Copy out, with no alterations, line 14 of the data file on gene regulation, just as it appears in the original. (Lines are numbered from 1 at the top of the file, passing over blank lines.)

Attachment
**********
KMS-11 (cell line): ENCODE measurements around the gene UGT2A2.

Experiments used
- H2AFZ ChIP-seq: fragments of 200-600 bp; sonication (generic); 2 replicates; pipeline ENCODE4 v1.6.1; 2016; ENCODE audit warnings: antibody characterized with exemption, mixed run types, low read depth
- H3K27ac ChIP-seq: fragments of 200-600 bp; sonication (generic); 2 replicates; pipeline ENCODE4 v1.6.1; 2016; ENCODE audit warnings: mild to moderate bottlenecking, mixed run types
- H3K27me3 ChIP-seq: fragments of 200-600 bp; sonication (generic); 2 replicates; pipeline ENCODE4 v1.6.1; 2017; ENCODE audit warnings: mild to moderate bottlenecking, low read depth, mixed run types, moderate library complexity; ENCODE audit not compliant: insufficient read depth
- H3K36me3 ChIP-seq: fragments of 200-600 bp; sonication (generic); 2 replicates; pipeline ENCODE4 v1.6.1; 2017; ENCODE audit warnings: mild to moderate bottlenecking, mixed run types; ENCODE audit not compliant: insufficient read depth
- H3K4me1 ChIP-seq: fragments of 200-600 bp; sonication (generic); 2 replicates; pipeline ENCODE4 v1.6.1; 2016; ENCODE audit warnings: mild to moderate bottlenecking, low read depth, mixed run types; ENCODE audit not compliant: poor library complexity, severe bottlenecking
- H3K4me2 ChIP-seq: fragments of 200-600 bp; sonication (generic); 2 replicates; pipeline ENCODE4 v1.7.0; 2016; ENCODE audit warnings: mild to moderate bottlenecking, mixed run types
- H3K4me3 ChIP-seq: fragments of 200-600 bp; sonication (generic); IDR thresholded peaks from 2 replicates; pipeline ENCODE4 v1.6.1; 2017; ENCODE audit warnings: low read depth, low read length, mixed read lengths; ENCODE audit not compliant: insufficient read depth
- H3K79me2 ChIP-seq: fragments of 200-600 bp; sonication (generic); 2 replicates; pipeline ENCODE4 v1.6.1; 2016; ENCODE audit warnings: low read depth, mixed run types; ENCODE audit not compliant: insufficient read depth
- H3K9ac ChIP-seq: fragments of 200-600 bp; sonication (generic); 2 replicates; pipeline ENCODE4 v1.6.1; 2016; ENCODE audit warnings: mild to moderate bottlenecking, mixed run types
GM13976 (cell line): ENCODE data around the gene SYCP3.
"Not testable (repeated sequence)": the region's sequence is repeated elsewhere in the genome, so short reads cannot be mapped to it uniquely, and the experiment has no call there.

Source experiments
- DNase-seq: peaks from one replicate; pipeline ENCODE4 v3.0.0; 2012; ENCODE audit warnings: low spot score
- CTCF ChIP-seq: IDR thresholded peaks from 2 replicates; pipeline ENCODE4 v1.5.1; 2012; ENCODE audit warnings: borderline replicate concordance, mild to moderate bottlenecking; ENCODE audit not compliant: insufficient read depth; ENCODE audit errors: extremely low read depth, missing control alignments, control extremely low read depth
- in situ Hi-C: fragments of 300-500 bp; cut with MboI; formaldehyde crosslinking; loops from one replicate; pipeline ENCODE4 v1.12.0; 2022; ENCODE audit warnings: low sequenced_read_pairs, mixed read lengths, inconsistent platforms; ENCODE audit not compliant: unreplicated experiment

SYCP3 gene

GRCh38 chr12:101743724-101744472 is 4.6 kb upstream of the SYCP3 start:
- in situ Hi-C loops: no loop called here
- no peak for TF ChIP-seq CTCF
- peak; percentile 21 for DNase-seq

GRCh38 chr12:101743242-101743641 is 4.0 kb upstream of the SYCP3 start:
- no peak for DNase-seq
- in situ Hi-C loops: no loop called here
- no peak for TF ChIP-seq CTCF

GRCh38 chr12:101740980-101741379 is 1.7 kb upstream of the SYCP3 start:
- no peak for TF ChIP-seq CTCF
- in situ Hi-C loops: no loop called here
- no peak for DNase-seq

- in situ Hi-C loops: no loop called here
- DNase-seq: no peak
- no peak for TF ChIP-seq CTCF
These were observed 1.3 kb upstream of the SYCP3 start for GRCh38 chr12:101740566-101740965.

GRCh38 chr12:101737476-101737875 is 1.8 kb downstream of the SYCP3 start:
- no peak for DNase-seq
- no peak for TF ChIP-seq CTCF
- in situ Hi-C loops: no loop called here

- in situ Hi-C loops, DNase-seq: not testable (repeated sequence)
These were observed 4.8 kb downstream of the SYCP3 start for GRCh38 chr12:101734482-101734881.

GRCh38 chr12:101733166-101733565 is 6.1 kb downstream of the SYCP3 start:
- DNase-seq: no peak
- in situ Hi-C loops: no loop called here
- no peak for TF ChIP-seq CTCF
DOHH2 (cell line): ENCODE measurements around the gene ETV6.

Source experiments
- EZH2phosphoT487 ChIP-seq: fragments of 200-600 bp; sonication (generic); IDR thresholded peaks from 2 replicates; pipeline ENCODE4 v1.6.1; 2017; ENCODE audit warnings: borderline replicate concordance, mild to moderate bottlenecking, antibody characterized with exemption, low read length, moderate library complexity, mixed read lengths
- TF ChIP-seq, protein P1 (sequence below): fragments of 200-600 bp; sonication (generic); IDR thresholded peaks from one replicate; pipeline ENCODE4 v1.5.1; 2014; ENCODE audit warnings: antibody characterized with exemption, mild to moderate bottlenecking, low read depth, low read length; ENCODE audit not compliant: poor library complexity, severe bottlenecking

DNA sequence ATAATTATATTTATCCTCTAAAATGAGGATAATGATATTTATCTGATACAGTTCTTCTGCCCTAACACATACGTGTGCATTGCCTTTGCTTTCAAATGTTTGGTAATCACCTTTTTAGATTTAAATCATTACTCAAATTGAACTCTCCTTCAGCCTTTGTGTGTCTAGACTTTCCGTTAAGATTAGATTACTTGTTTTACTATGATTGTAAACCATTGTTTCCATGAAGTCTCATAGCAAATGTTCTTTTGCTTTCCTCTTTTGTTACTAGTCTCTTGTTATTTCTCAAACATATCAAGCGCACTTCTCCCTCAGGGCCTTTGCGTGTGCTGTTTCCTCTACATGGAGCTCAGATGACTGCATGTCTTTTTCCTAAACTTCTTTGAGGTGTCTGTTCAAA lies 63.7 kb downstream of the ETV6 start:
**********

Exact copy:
Source experiments